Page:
HURRICANE – While some residents directly affected by the improvements on Hurricane’s 600 North from 200 West to state Route 9 oppose the project, saying it is being designed as a bypass route, Hurricane City Engineer Arthur LeBaron is quick to point out that it is not.
“Anyone who thinks the new road project is a bypass must look at the plan’s particulars,” LeBaron said, explaining that it will be a two-lane road with a right-of-way of 66 feet and a 25-mph speed limit. The speed limit alone is an indication it was not meant as a bypass, he said.
If I were wanting to drive through the area quickly, he said, “why would I go on a 25-mph road with stop signs and school zones?” The project was simply designed as “a great east-west connector for local traffic,” he said.
“The fact is, it is the most residential section of 600 North – the other sections don’t have driveways to deal with,” LeBaron said. “State Street has five lanes, including a turn lane, has a higher speed limit and is home to most of the city’s businesses.”
One of the main goals of the project is to increase safety along the route, LeBaron said. Right now the curbs are tight and there is no sidewalk for children, and there are a lot of families along the route with young children. The project also has aesthetics in mind, though, with planter strips in the middle of some portions of the road.
In order to accommodate the road, two homes will have to be demolished. One of them belongs to Chris Shamo and his family, who are simply building a house farther from the road just southwest of their current home, which is across the street from the city cemetery. LeBaron said the Shamos have been great to work with, taking the project in stride.
The project was difficult to swallow at first, Shamo, who works for the city’s power department, said, because the city wanted to just give him fair market value, but once the state got involved it became easier. He then received replacement value, which is exactly what he needed to purchase a piece of property adjacent to his current home and break ground on his new home. He said the city lived up to its end of the deal and will even give back part of the land the road doesn’t end up using.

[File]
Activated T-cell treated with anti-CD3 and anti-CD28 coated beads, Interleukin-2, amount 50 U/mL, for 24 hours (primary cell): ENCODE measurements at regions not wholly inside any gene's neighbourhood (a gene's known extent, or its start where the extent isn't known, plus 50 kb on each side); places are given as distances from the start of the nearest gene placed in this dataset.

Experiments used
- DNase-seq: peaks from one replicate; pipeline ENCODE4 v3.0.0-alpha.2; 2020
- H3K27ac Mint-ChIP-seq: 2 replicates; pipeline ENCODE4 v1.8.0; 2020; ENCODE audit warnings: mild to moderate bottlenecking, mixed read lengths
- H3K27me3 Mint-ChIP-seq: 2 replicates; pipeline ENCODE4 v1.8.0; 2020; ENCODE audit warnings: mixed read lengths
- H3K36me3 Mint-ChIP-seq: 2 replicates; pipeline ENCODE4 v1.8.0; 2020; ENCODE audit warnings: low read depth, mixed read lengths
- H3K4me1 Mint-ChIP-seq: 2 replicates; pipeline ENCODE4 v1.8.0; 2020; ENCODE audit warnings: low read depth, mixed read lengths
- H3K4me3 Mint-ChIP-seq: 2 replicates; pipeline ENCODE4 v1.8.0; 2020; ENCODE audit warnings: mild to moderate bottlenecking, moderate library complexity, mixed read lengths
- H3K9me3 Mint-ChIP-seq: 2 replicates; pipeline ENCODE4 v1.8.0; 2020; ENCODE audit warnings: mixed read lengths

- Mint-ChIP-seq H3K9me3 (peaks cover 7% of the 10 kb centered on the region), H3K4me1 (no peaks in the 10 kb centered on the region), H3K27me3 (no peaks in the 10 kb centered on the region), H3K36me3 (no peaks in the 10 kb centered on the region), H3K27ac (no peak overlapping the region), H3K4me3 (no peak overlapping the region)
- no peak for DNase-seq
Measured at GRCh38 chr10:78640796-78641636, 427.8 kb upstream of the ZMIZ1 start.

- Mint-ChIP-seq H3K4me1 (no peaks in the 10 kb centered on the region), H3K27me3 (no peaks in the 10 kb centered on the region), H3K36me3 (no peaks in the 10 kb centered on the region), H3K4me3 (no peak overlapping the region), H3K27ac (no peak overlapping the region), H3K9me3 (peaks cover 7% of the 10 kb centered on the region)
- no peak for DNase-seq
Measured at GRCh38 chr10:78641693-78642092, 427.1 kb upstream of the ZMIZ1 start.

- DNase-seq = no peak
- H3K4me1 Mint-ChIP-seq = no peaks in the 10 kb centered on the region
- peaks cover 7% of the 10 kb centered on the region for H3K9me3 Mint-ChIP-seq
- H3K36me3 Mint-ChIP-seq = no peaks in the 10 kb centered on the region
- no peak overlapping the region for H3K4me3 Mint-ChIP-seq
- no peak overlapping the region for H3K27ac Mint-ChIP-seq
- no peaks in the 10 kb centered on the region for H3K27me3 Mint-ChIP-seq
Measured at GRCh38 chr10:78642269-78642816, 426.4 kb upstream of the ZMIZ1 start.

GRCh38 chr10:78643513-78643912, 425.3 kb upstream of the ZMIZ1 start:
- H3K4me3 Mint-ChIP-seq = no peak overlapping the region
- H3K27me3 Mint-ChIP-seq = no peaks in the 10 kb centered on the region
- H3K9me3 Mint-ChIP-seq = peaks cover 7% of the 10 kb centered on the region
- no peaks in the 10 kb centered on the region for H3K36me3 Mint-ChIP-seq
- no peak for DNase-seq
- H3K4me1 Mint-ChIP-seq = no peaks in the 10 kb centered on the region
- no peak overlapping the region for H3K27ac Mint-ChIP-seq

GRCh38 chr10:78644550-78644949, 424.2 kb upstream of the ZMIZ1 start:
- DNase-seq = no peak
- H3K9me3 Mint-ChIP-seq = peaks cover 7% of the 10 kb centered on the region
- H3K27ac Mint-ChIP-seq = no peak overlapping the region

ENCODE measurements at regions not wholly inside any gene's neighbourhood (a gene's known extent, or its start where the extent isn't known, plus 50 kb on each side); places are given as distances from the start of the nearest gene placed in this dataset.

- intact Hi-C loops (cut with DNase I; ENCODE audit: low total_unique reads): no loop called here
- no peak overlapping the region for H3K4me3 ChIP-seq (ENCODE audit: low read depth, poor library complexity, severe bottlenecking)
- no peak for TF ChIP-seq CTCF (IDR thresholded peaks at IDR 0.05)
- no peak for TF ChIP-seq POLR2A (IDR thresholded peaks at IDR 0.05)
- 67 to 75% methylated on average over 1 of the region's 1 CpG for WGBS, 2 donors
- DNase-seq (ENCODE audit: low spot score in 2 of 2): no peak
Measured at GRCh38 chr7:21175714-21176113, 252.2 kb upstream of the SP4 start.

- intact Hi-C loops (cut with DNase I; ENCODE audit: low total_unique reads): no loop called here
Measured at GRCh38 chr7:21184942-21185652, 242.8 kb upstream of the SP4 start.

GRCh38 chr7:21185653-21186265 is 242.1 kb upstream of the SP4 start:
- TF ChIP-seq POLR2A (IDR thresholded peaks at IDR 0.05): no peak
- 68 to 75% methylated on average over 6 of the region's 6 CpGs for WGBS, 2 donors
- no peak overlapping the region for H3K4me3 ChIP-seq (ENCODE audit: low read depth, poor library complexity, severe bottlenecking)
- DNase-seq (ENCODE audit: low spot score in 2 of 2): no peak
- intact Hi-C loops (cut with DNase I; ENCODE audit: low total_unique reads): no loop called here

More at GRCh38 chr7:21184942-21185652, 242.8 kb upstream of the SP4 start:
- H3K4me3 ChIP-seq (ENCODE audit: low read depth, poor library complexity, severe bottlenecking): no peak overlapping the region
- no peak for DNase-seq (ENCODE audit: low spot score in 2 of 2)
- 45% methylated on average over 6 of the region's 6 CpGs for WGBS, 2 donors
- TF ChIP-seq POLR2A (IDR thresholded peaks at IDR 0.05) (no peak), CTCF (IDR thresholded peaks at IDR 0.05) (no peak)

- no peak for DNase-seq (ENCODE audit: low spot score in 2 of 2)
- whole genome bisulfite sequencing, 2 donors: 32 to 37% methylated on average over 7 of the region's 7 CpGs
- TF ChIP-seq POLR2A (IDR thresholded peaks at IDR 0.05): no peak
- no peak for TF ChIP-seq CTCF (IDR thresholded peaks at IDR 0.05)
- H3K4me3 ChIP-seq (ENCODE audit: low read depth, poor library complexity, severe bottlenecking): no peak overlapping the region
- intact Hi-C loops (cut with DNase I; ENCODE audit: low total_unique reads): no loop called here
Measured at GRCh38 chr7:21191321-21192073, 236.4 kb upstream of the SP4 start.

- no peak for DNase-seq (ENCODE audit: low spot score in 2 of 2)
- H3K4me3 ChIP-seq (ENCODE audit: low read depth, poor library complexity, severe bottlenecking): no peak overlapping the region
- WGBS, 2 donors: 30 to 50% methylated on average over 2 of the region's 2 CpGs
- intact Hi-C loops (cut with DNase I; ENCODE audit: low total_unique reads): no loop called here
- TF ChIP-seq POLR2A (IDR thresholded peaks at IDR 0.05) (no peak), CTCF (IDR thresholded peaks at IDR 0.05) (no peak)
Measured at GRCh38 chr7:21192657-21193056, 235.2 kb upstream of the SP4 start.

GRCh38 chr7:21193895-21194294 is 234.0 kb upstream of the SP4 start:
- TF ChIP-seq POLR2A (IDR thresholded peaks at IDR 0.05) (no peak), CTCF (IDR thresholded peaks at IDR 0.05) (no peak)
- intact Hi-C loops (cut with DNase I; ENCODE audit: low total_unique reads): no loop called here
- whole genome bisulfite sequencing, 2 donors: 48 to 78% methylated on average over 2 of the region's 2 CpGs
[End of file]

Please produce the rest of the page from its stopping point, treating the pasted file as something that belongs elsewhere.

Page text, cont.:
One of Shamo’s initial concerns was the road’s speed limit. However, the current plan calls for a more curved road that will bring the speed down, which made him happy.
Pointing to his current home, which originally belonged to his grandparents, Shamo said the new road’s route will run right through where his master bedroom sits now. He will miss the house because it has a lot of history and memories associated with it, he said. However, he supports the new road and said it will make a great route for the biking and running events the city hosts.
While the impact for others is not as drastic as the Shamos, front yards have been affected and the city is having to redo some driveways at no cost to homeowners.
LeBaron said he empathizes with the residents affected.
“We’re taking control of how people access their property with curb and gutter where there was none,” he said.
Curb and gutter will really help drainage, he said, leading to runoff water to be properly routed to the storm drain system rather than through residents’ yards.
“We’re pretty happy we’re able to put the curb and gutter in,” he said. “There are not many complaining about it.”
One who is complaining about it is Linda Blackman, who owns a home on the corner of 600 North and 200 West. She said she is unhappy with the elevations and drainage caused by the project and feels she is not getting adequate compensation from the city for the loss of value the widening will cause.
Besides supposedly being a bypass and property impacts, the other concerns residents have about the project are that it will increase traffic tremendously, it will create a lack of parking, especially near intersections, and it might lead to the removal of some trees, LeBaron said.
The proposed timetable for the project will be from the fall of this year to Memorial Day 2015, LeBaron said, explaining that the project is more budget driven than schedule driven.
“If you want things fast, it costs more,” he said.
The improvements are projected to cost approximately $4 million, with $1 million coming from federal aid money disbursed through the Utah Department of Transportation. The balance will come from city funds.
The delivery method for the project is Construction Manager-General Contractor, which means hiring a general contractor up front to economize the design, first as a consultant, then to legitimize the design and to help complete a risk-management analysis. Interstate Rock has been consulting on the project.
LeBaron said Interstate Rock has been a good partner to the city and that as long as the company’s cost model is in line with the cost estimate, Interstate will get the project.
One of the reasons the delivery method is economical is it minimizes change orders to the project, which can lead to ballooning costs.
The city used the same delivery method for the SR-9 project, which was delivered ahead of schedule and on budget. One thing LeBaron said Interstate Rock would do well is communicate with the public – providing information on impacts the construction will have for residents – such as road closures – well before it happens through channels such as an email list and a hotline.
LeBaron said the city has done its best to communicate with the public about the project since its inception. If people are unhappy, he said, the city wants to address their complaints.
- If residents have questions or concerns about the project not answered on the city web page, they can email widen600N@gmail.com.
- Graphic of the route | Frequently Asked Questions | Project Schedule
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